What then can one conclude? Behind the culture of serving the people, of self-sacrifice, of fanaticism, was a dead end. Chairman Mao’s Line left it to the Party to impose a decision about what the masses should think; the people were expected to follow. When democracy became more than a matter of ‘listening to the masses’ but of taking their contradictions inside the organisation, the groups shattered. Hence VLR, the most genuinely engaged on this path, was the first to abandon its Maoism. Those, like Beny Lévy himself, and more recently, Bernard Sichère, to cite but two out of many ex-Maos, that found a safer harbour in religious certainty, have, perhaps a point: politics is not a good place to find absolute eternal truth. (7)

  1. Available at UCML Documents. Roads to Renegacy. Alain Badiou. New Left Review, Second series. No 53. 2008. Page 35. On Contradiction. Mao Tse-Tung. Four Essays on Philosophy. Foreign Languages Press. Peking. 1968.
  2. May 68 and Film Culture. Sylvia Harvey. BFI. 1978. Deux Mille Ans de Bonheur. Maria Antonietta Macchiocchi. Grasset. 1973.
  3. A full account is also given in The lives of Michael Foucault. David Macey. Vintage 1995. Notably pages 301 – 3. See also: Lettre ouverte à ceux qui sont passes du col Mao au Rotary. Guy Hocquenghem Albin Michel. 1986.
  4. Page 348. L’avenir dure longtemps. Louis Althusser Stock/IMEC. 1992.
  5. The European revolutionary left looked to the Portuguese Revolution as an unfolding socialist upheaval based on workers’ self-management – something the MRPP fought against tooth and claw.
  6. Contra la nouvelle philosophe. François Aubral & Xavier Delcourt. Gallimard. 1977.
  7. On the abusive use by Mao to employ authority to decide the Marxist line see: Pages 62 – 3. Ralph Miliband. Marxism and Politics. Oxford 1977. Needless to say this in complete opposition to Alain Badiou’s English Translator, argument on fanaticism in Fanaticism. On the uses of the idea. Alberto Toscano. Verso. 2010. Bernard Sichère Le Monde des Livres. 27.5.11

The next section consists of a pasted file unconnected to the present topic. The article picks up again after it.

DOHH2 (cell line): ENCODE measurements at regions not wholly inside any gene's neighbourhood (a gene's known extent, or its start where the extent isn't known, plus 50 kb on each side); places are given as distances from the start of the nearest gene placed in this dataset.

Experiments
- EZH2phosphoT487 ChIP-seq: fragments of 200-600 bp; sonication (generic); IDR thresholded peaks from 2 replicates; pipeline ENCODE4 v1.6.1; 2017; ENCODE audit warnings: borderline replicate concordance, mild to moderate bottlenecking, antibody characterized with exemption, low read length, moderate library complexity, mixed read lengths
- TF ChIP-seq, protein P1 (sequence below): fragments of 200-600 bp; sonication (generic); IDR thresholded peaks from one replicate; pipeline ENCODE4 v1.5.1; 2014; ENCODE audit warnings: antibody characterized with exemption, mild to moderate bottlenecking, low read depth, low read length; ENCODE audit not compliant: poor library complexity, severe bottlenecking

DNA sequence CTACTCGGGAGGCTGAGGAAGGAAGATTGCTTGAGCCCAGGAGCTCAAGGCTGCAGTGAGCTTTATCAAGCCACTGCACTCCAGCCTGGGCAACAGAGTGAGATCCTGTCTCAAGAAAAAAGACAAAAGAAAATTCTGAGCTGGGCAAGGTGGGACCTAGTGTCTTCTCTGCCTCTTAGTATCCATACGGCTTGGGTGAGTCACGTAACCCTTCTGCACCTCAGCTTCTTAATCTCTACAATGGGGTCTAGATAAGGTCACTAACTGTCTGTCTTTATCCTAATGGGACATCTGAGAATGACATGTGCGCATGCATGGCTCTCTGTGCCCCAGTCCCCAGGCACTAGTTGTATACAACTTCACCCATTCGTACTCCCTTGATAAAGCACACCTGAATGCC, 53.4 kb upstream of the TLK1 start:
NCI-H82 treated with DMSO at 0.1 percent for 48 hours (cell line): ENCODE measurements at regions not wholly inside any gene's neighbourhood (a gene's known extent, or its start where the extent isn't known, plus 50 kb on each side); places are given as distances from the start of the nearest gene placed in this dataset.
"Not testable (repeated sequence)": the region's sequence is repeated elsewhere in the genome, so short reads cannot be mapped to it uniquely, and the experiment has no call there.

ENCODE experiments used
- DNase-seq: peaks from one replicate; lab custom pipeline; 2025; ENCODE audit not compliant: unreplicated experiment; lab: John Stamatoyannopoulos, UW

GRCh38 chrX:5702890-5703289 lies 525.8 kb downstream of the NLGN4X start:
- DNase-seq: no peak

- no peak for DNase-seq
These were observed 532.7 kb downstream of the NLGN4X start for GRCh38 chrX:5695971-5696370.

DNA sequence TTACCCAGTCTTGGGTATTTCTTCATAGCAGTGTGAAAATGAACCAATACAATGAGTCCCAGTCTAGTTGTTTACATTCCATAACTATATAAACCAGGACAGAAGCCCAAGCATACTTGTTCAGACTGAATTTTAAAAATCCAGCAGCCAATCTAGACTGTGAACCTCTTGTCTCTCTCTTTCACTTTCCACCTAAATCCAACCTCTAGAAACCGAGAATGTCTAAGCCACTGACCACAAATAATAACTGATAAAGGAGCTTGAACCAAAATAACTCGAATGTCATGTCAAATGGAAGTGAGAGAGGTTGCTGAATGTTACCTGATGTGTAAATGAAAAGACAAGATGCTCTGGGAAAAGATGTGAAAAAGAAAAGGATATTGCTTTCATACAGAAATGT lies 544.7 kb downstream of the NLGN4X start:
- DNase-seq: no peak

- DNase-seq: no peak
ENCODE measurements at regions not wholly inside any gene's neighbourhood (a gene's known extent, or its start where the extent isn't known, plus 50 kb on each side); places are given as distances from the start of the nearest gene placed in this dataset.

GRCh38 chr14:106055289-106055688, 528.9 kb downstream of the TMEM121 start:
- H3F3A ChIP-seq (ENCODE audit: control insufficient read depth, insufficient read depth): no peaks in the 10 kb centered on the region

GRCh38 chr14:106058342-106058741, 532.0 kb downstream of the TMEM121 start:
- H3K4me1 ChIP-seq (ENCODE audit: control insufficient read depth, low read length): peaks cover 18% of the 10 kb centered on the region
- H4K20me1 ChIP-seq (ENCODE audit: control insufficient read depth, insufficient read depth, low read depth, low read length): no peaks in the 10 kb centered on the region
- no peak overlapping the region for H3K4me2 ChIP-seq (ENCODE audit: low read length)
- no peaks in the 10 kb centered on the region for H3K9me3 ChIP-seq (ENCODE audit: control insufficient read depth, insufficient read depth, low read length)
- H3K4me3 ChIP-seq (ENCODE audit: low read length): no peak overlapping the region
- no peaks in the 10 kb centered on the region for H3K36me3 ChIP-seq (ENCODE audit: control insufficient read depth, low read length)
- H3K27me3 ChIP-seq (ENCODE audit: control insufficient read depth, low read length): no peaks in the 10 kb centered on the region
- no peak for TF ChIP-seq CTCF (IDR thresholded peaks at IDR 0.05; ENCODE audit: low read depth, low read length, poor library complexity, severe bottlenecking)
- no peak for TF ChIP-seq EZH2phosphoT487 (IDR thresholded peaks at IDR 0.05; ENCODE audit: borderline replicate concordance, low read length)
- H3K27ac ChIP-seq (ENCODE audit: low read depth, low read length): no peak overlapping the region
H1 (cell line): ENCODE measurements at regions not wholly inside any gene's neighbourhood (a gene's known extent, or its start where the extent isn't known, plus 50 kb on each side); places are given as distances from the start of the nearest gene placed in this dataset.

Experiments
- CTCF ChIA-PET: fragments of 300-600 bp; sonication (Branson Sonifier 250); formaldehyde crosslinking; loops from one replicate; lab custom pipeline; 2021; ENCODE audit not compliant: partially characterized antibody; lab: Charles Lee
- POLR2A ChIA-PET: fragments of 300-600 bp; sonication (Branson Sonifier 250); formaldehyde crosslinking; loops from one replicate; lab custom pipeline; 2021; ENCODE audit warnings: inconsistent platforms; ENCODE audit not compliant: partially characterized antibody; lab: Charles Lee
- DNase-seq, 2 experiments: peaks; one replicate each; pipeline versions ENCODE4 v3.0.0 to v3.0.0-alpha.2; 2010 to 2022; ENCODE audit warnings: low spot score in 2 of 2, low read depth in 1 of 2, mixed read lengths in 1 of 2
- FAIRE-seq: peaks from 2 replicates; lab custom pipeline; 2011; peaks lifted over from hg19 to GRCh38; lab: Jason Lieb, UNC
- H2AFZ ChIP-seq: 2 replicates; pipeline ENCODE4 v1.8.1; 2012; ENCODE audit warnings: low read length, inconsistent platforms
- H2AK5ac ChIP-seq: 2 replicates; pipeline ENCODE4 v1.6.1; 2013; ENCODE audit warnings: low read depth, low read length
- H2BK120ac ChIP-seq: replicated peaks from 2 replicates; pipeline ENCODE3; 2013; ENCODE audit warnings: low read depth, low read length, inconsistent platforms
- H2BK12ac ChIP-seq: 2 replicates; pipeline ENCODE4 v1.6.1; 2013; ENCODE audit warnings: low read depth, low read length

An excellent framework for these events (and more details about the personalities in the student wing of French ‘Maoism’) is given in Patrick Rotman et Hervé Hamon, Génération, T.1 Les années de rêve, Paris, Le Seuil, 1987. Patrick Rotman et Hervé Hamon, Génération, T.2 Les années de poudre, Paris, Le Seuil, 198

Documents from the Gauche Prolétarienne – here.

 Documents from other French Maoist History – here.

 See Bourseillier’s Blog – here.


Written by Andrew Coates

June 3, 2011 at 10:52 am

6 Responses

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  1. I haven’t read his book on the maoists, but I am more than a little sceptical, since some of his books on trotskyism have been riddled with elementary and serious factual mistakes which made one think not only that he hadn’t been a trotskyist but tha the hadn’t talked to many.
    If this book is better, good.

    John Mullen

    June 3, 2011 at 6:33 pm

  2. Actually he has talked to leftists, for example, on the Leftist Trainspotter’s List.

    There are some minor ommisions about the FGA and the alliances that followed it (e.g the 1986 election campaign in Paris which aligned the ex-Maos PAC, the FGA, the LCR and the PSU) or the (largely the same but broadened) forces that backed Pierre Juquin in the late 80s.